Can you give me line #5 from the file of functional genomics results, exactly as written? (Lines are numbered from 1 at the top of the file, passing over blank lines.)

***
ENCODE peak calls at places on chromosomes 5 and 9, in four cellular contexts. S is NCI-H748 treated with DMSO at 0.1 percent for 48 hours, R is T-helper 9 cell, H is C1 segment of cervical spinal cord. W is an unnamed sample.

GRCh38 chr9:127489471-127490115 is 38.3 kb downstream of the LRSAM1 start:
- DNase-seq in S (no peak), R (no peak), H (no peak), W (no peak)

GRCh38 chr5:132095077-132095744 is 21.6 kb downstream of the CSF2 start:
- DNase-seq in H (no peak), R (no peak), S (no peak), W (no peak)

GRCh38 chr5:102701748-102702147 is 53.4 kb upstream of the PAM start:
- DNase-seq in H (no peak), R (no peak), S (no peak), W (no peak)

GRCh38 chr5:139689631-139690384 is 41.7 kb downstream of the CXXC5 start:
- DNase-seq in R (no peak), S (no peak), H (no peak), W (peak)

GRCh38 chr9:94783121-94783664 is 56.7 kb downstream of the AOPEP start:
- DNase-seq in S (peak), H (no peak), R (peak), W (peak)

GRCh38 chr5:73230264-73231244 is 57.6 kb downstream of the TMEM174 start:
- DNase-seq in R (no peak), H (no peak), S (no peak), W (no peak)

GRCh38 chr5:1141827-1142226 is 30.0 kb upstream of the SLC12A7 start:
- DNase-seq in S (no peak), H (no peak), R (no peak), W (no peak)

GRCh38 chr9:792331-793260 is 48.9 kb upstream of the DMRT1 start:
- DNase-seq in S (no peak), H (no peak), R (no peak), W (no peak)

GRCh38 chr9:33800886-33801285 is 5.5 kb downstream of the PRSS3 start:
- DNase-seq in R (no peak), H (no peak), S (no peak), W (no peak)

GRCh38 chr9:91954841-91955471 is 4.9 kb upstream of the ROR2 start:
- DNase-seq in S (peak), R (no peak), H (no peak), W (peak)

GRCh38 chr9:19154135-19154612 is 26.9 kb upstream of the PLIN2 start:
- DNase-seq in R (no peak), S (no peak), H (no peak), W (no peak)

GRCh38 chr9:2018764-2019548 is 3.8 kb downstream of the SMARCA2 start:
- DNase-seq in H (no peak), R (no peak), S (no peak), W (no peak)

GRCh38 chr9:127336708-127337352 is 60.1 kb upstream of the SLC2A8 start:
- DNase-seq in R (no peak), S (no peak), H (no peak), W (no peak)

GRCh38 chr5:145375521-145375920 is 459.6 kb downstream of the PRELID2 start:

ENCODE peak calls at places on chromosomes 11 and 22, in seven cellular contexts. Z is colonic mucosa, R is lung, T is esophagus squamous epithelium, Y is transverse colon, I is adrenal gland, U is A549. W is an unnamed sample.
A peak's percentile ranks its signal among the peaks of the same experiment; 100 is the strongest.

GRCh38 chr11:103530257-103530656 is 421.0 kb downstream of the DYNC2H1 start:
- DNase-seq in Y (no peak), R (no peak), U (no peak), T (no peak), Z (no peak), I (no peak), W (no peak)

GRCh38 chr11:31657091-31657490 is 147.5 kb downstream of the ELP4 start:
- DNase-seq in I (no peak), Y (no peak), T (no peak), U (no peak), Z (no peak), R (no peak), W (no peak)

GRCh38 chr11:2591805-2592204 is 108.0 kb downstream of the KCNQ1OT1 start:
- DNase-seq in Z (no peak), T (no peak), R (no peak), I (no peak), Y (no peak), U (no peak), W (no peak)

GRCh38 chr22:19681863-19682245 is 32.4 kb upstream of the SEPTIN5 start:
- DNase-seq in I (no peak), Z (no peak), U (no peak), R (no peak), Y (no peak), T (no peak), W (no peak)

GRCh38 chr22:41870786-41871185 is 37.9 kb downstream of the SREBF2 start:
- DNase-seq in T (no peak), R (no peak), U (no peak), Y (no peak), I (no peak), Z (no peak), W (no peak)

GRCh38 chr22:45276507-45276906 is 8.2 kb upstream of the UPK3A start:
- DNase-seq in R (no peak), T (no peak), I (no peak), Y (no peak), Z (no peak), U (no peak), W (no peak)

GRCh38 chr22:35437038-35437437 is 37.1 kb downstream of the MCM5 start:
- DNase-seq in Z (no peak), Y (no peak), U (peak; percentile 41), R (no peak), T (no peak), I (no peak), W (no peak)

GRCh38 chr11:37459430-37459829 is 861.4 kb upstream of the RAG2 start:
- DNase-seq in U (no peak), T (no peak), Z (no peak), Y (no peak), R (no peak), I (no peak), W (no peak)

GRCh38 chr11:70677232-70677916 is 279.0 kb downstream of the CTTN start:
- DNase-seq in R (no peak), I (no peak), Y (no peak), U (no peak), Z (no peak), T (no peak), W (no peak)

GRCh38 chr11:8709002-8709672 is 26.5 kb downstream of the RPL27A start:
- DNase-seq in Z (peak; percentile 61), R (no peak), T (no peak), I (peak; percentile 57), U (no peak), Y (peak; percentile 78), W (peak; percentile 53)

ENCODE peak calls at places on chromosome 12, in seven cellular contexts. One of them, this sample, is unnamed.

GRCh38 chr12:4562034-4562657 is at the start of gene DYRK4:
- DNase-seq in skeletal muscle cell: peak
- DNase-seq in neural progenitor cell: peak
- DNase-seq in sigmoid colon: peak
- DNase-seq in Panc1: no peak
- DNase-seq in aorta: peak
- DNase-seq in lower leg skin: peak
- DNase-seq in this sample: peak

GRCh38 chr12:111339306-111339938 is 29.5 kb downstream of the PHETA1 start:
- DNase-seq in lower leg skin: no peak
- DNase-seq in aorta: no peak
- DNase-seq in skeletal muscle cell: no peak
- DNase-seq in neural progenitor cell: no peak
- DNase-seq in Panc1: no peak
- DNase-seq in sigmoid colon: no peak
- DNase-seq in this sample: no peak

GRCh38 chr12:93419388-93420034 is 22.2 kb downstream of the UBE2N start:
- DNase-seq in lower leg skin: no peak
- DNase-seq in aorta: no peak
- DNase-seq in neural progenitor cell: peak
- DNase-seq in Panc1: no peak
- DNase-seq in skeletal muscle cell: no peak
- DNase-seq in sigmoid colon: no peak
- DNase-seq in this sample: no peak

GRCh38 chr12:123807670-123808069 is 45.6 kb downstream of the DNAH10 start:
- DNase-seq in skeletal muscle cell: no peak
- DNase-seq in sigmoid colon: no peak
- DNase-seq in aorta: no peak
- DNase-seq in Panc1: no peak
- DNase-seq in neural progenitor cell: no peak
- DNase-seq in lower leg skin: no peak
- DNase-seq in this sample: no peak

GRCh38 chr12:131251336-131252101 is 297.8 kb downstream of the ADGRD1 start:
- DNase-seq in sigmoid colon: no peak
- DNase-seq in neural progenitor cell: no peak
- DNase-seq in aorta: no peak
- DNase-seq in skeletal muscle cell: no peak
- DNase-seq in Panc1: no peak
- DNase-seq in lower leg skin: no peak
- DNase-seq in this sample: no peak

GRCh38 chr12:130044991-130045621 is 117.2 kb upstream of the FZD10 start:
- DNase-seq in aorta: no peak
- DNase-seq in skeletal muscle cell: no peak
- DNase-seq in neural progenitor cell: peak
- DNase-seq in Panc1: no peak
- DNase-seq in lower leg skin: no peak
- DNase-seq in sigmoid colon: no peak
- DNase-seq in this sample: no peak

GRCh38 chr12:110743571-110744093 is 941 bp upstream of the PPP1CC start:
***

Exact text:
- DNase-seq in H (no peak), R (no peak), S (no peak), W (no peak)